O'Grady's PowerPage » Microsoft

Microsoft to begin automatically pushing Windows 7 Service Pack 1 update starting today

Posted by:
Date: Tuesday, March 19th, 2013, 06:03
Category: News, Software

windows7logo

If your Windows 7 partition seems to be updating itself after you’ve booted into it, there’s a reason why.

Per ZDNet, as Microsoft marches toward its early April 2013 end of free support deadline for Windows 7, the company is planning to update automatically some of those who still have yet to install the first (and seemingly only) Service Pack for the operating system.

As announced on March 18 via its “Blogging Windows” blog, Microsoft plans to begin rolling out Windows 7 SP1 automatically, via Windows Update to Windows 7 users who still are running the release-to-manufacturing (RTM) version without SP1 installed. This process will begin on March 19.

From the blog post:

“Starting tomorrow, the installation will be fully automatic with no user action required for those who already have Automatic Update enabled. SP1 will be released gradually over the coming weeks to all customers on the RTM version of Windows 7. The service pack will take slightly longer to install compared to other updates. To ensure Service Pack 1 is installed without issue, customers should check for sufficient free disk space and that AC power is present on a laptop. If additional space needs to be created, we recommend using the Disk Cleanup tool to delete some files so that the service pack will install. If the service pack installation is interrupted, it will reattempt to install automatically after the next restart.”

This automatic update will be applied only to Windows 7 consumer PCs that are not managed via other Microsoft management tools like System Center Configuration Manager or Windows Server Update Services (WSUS), the post noted. Some admins have chosen to temporarily block their users from getting SP1 until they’ve tested it to their satisfaction. Those in that category won’t be getting SP1 pushed to them starting tomorrow.

Windows 7 RTM, with no service pack installed, will no longer be supported as of April 9, 2013, according to a February 14 post on the Microsoft Springboard Series blog. Support for specific Windows releases ends 24 months after the release of a new Service Pack, and Windows 7 SP1 was released in February 2011.

Windows 7 SP1 mainstream (free) support continues until January 13, 2015. Extended (paid) support for Windows 7 SP1 is available until January 14, 2020. (Microsoft continues to provide security updates for free during the Extended support phase of a product.)

Microsoft made available last week a Windows 7 hotfix rollup that includes 90 previously released hotfixes.

So, if you’ve been lax with the “Windows Update” feature on your Windows 7 partition, it might just do it for you.

Microsoft releases Office 2011 14.3.2, Microsoft Office 2008 12.3.6 updates for Mac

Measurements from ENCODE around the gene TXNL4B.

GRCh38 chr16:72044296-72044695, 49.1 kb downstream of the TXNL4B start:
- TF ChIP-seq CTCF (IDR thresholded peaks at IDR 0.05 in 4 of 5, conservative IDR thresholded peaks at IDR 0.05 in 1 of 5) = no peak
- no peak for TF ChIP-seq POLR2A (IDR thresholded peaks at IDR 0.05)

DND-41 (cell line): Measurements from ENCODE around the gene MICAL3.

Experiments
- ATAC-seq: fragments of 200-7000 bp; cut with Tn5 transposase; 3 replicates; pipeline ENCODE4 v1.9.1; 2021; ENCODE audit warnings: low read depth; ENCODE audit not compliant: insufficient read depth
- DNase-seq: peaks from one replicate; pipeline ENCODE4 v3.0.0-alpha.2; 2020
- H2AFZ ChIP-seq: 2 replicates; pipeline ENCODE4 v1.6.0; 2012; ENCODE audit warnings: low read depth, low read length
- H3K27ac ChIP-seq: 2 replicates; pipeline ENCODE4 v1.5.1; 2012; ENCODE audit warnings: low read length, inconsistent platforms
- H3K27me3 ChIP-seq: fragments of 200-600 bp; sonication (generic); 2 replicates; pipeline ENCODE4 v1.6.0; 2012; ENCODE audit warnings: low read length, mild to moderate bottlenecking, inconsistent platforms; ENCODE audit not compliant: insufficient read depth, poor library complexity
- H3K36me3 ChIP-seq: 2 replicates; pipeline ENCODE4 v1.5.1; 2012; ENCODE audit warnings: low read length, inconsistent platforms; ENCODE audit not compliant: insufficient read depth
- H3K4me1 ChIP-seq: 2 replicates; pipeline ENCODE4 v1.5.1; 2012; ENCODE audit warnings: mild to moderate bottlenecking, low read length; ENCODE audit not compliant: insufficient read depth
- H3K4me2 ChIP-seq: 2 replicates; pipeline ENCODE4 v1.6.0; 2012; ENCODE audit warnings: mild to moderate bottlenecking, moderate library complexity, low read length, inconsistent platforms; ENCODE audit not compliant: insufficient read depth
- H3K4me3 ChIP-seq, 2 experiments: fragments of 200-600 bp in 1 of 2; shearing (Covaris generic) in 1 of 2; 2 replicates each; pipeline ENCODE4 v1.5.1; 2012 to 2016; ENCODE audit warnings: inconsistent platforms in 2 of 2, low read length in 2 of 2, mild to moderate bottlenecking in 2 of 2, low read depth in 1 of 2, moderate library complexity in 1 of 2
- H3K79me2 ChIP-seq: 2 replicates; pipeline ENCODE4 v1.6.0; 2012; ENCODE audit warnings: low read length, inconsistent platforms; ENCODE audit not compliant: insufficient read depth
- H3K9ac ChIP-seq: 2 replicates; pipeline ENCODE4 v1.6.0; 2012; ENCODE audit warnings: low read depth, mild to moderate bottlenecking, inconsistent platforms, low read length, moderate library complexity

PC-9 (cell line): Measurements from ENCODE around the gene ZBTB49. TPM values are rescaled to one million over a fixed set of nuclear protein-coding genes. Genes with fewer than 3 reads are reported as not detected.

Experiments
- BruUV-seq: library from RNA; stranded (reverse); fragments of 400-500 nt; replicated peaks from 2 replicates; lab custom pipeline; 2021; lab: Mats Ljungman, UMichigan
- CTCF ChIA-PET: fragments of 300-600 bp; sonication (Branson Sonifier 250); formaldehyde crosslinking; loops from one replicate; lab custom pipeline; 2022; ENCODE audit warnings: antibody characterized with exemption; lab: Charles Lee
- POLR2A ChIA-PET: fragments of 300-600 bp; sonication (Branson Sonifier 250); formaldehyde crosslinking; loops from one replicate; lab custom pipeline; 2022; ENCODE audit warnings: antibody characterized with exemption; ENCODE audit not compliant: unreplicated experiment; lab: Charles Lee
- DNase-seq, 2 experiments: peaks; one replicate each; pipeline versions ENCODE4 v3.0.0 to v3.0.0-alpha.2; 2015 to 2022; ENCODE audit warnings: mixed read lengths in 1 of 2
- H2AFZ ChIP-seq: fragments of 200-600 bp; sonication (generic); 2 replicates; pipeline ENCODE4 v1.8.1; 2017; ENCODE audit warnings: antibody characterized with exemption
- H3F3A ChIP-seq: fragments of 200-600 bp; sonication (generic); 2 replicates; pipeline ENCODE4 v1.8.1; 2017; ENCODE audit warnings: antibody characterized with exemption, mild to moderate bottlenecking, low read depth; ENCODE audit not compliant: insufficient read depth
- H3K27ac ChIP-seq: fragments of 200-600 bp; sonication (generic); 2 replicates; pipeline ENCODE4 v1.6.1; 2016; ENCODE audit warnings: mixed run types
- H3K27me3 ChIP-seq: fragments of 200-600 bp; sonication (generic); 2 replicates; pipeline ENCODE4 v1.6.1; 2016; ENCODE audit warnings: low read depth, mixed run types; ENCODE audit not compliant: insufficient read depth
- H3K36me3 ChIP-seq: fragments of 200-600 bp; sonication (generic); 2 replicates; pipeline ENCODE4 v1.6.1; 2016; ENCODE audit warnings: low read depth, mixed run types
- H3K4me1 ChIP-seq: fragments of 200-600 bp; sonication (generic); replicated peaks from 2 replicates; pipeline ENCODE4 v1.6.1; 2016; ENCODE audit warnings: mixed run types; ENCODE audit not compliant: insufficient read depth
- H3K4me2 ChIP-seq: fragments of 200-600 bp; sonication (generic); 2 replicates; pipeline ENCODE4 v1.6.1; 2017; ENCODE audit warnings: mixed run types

Posted by:
Date: Tuesday, March 12th, 2013, 09:17
Category: News, Software

On Tuesday, Microsoft released its Microsoft Office 2011 14.3.2 update. The update, a 118 megabyte download, adds the following fixes and features:

- This update fixes critical issues and also helps to improve security. It includes fixes for vulnerabilities that an attacker can use to overwrite the contents of your computer’s memory with malicious code.

Microsoft Office 2011 14.3.2 requires Mac OS X 10.5.8 or later to install and run.

The company also released its Office 2008 12.3.6 update, a 219.9 megabyte download (via MacUpdate), which offers the following fixes and changes:

- This update fixes critical issues and also helps to improve security. It includes fixes for vulnerabilities that an attacker can use to overwrite the contents of your computer’s memory with malicious code.

Microsoft Office 2008 12.3.6 requires Mac OS X 10.4.9 or later to install and run.

Researcher locates HTML 5 exploit, floods hard drive with cat images in proof of concept video

Posted by:
Date: Monday, March 4th, 2013, 07:32
Category: News, security, Software

HTML5_Logo_256

In as much as Java and Adobe Flash Player have taken recent beatings where security is concerned, apparently no platform is safe.

Per the BBC, a recently discovered flaw in the HTML 5 coding language could allow websites to bombard users with gigabytes of junk data, with a number of popular browsers being open to the vulnerability.

According to developer Feross Aboukhadijeh, who uncovered the bug this week and posted it to his blog, data dumps can be performed on most major Web browsers, including Apple’s Safari, Google’s Chrome, Microsoft’s Internet Explorer and Opera, the BBC reported. The only browser to stop data dump tests was Mozilla’s Firefox, which capped storage at 5MB.

If in doubt, this proof of concept video sorta says it all…:



The problem is rooted in how HTML 5 handles local data storage. While each browser has different storage parameters, many of which support user-definable limits, all provide for at least 2.5 megabytes of data to be stored on a user’s computer.

Aboukhadijeh discovered a loophole that bypasses the imposed data cap by creating numerous temporary websites that are linked to a user-visited site. Because most browsers don’t account for the contingency, the secondary sites were allowed local storage provisions in amounts equal to the primary site’s limit. By generating a multitude of linked websites, the bug can dump enormous amounts of data onto affected computers.

In testing the flaw, Aboukhadijeh was able to dump 1GB of data every 16 seconds on his SSD-equipped MacBook Pro with Retina display. He noted that 32-bit browsers like Chrome may crash before a disk is filled.

“Cleverly coded websites have effectively unlimited storage space on visitor’s computers,” Aboukhadijeh wrote in a blogpost.